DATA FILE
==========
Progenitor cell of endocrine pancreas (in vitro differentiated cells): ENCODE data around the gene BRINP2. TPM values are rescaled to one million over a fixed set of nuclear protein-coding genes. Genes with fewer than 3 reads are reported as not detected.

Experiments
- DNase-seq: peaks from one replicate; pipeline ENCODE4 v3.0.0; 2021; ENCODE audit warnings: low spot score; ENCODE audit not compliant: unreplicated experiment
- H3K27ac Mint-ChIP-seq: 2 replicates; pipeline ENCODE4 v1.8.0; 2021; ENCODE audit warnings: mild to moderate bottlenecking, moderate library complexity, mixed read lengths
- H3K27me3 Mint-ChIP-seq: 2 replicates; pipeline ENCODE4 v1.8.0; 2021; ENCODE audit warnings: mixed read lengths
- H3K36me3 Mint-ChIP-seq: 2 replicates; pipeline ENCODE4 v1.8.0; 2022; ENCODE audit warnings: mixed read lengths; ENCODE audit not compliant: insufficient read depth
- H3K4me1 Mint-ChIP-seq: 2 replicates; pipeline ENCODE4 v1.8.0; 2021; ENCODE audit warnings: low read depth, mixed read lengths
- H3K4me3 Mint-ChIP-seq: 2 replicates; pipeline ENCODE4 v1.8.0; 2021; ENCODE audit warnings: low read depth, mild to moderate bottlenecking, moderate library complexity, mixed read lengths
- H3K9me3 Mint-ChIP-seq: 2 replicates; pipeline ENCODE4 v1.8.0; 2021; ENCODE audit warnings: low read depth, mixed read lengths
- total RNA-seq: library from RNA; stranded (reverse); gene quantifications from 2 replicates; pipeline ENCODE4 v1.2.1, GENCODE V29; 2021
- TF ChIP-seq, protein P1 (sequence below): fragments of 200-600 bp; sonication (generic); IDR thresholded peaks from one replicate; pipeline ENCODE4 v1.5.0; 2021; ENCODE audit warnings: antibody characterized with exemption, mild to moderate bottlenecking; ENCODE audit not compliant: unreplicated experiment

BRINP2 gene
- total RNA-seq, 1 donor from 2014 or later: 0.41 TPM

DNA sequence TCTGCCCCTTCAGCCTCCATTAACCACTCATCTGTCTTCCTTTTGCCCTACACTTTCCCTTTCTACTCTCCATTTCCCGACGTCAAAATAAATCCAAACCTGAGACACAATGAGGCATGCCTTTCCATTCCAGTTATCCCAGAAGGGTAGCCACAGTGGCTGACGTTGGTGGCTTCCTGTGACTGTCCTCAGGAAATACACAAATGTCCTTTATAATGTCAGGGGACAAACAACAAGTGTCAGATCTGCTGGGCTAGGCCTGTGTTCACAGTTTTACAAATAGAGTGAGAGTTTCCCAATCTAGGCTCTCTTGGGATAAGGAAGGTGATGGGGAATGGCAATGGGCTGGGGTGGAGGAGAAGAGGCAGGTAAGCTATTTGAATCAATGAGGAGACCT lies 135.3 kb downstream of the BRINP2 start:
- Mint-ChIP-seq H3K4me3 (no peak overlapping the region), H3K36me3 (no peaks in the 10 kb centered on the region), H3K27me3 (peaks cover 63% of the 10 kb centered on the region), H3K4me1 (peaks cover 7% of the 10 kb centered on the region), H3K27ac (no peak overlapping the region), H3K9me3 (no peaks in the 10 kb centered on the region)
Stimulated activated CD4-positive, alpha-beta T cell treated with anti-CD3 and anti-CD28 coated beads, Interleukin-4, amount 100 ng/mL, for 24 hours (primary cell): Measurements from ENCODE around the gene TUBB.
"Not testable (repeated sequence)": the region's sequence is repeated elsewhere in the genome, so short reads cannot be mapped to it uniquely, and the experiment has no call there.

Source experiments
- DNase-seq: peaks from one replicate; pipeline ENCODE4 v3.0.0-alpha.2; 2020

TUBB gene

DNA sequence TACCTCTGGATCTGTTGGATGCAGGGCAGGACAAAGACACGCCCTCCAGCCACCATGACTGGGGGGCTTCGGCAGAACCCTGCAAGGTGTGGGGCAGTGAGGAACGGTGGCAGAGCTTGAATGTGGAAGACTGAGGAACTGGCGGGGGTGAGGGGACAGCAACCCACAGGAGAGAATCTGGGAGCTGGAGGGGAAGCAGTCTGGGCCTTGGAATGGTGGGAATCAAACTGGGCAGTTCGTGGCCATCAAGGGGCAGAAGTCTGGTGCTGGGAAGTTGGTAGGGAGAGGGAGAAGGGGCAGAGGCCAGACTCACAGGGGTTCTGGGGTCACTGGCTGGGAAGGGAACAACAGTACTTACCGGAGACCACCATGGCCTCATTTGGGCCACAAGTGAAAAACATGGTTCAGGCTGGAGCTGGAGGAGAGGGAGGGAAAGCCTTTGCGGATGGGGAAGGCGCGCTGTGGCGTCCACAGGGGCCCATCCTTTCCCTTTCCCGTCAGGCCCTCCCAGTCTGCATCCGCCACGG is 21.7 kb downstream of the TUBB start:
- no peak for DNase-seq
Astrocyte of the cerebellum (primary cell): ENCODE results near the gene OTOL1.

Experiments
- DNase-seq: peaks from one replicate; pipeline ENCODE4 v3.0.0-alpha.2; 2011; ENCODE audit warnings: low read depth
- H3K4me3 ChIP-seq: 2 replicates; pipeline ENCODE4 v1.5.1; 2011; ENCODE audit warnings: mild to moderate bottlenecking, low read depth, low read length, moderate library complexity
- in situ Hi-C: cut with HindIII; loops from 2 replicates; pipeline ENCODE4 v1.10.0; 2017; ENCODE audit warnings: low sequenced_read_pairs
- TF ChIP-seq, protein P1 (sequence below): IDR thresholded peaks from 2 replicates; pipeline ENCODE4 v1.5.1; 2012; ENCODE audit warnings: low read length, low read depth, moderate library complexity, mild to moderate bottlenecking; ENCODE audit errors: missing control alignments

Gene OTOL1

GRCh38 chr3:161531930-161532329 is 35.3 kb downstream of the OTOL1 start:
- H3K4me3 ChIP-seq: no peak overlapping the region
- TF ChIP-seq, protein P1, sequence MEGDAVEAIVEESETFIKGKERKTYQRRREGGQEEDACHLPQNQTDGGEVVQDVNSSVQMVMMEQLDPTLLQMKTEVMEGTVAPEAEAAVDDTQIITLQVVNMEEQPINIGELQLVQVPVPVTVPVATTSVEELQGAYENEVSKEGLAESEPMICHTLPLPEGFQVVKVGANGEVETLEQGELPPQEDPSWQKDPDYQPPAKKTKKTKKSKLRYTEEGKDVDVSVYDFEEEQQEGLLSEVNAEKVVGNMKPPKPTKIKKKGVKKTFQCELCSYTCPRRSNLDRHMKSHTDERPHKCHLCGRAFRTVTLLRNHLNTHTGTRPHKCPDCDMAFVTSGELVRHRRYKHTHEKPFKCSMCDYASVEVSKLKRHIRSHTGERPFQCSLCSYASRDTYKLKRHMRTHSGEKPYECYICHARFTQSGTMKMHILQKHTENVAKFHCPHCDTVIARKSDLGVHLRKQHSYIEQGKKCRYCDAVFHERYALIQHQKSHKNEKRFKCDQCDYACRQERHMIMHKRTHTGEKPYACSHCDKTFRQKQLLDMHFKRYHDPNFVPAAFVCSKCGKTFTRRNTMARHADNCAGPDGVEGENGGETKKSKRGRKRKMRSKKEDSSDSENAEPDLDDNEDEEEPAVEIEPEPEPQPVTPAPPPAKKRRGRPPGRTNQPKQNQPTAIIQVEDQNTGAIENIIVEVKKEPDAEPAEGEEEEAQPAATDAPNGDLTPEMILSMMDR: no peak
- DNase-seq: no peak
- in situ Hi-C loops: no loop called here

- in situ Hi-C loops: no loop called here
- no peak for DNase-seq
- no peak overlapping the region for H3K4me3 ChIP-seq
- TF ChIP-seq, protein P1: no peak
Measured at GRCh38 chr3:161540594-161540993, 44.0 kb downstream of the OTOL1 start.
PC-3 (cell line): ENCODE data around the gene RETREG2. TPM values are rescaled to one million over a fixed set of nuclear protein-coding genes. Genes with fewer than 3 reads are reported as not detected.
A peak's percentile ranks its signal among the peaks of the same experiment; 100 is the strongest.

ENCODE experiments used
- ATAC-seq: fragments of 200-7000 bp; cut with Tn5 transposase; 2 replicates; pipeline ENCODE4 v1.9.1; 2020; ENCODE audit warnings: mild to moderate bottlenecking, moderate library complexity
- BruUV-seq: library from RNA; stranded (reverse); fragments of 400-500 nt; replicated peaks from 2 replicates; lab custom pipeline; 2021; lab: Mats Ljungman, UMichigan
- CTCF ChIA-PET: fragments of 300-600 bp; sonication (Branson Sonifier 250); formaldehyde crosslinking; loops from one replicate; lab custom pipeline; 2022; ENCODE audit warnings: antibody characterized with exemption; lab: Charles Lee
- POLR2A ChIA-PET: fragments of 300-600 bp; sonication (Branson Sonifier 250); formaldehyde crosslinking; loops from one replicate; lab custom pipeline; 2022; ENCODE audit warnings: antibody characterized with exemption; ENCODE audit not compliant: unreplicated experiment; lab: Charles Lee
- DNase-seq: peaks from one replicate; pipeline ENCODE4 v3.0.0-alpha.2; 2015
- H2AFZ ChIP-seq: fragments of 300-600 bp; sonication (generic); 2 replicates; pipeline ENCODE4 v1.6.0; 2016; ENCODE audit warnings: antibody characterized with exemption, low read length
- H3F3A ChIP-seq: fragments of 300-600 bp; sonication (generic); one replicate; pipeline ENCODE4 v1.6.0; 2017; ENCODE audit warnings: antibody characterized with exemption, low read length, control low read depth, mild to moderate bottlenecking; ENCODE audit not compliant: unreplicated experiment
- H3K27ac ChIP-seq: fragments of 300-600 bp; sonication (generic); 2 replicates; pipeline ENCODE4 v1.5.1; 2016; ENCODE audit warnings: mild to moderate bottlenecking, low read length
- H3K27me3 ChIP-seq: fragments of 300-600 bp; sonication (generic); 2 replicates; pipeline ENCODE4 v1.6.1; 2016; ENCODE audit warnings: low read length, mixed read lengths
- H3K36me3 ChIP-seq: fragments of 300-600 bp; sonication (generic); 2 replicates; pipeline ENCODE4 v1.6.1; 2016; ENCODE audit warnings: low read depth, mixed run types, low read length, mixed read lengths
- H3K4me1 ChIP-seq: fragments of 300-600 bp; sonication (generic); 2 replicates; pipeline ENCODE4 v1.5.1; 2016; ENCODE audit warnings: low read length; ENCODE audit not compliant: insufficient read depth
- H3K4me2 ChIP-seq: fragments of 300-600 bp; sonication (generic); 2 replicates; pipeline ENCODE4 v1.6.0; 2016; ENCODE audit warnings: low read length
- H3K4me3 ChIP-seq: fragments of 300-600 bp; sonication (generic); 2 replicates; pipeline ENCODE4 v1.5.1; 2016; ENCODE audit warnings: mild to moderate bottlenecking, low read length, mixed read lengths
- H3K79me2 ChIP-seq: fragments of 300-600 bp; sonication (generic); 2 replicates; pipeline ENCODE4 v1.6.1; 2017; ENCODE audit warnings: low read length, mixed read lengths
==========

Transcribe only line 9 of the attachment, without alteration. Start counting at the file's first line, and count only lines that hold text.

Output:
- H3K9me3 Mint-ChIP-seq: 2 replicates; pipeline ENCODE4 v1.8.0; 2021; ENCODE audit warnings: low read depth, mixed read lengths